Universal access to the internet won’t be possible until 2050 because of a lack of skills development and telecom investments, according to experts.
Adrian Lovett, CEO of the World Wide Web Foundation — an organization that was founded by the internet’s inventor Tim Berners-Lee — told The Guardian that a global digital divide currently exists because of dropping rates of people able to access the internet.
“If there is any kind of faltering in the rate of people coming online, which it appears that there is, then we’ll have a real challenge in getting 70 percent, 80 percent, or 90 percent connected,” he said in the January 10th, 2019 article.
“There should be no complacency that we will somehow magically progress towards everyone being online,” added Lovett.
“If you are not connected when the majority of your fellow citizens in the world are, you become marginalized in a way that could be more dire and more challenging than perhaps anything we’ve seen before.”
According to a study published by the web foundation in November 2018, growth in global internet access dropped from 19 percent in 2007 to fewer than six percent in 2018.
“We underestimated the slowdown and the growth rate is now really worrying,” Dhanaraj Thakur, research director of the foundation told The Guardian at the time.
“The problem with having some people online and others not is that you increase the existing inequalities. If you’re not part of it, you tend to lose out.”
In December 2018, the United Nations’ International Telecommunications Union said more than half of the world’s population was now online, but those figures reflected online connectivity, most of which coming from mobile broadband.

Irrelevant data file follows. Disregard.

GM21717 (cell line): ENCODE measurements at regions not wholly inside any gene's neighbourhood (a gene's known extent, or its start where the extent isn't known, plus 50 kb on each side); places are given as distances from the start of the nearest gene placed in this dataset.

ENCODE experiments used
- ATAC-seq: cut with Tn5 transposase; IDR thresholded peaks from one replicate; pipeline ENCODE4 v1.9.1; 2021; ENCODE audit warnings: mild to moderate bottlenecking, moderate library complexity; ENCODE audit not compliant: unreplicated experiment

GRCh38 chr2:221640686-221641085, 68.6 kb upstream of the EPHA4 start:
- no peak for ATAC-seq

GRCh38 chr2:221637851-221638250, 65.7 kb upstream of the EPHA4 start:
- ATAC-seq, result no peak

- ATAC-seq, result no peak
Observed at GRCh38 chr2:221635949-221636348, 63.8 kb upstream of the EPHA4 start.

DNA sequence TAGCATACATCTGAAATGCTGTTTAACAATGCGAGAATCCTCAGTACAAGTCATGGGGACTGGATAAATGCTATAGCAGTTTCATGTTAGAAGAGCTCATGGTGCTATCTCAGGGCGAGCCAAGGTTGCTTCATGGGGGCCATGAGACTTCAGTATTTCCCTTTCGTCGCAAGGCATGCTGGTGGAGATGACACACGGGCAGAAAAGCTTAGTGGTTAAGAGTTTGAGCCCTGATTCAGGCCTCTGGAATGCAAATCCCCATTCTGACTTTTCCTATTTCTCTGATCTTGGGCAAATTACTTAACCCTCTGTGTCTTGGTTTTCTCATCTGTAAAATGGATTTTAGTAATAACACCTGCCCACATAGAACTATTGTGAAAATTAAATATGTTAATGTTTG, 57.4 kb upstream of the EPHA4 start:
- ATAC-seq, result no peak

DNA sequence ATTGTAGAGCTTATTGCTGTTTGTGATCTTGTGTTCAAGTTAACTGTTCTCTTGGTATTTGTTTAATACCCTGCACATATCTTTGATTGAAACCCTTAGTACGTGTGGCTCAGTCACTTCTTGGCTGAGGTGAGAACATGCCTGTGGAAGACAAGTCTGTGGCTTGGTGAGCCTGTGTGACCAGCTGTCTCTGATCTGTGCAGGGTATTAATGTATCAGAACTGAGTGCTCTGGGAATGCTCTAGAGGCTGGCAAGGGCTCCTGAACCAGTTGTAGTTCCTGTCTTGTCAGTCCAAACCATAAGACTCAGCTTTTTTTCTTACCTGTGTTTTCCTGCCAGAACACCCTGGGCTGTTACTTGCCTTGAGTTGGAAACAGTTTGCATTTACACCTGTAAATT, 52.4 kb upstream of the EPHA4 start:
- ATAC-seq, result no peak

The number also failed to reflect whether people knew how to get connected, whether they have the skills, or even the income to get themselves online.
“The only reason we have 50 percent online is because most of the developed world is so far ahead,” Sonia Jorge, executive director of the Alliance for Affordable Internet, said in the same January 10th article.
“It puts the developing world in a worse place, in a situation that is even more urgent.”
Jorge told The Guardian that the problem also stems from telecom operators, who have either stalled or declined investments.
In 2018, the Canadian federal government announced the Digital Literacy Exchange program, which is designed to “support basic computer skills training for Canadians who need it most.”
The program provides the knowledge needed to understand how to use computers and the internet safely and securely.
In November 2018, the government also launched its ‘Connecting Families’ initiative.
The program provides eligible Canadians with 10Mbps download speeds, a monthly allotment of 100GB of broadband internet, free installation and a modem rental for $9.99-per-month including taxes.
Rogers was among the first carriers to pledge its participation and in January 2019, the national carrier announced that it has 300 housing partners working alongside its ‘Connected for Success’ low-cost internet program.
Meanwhile, in October 2018, Telus launched an independent charitable organization that aims to help disadvantaged youth in Canada navigate social and economic challenges.
Source: The Guardian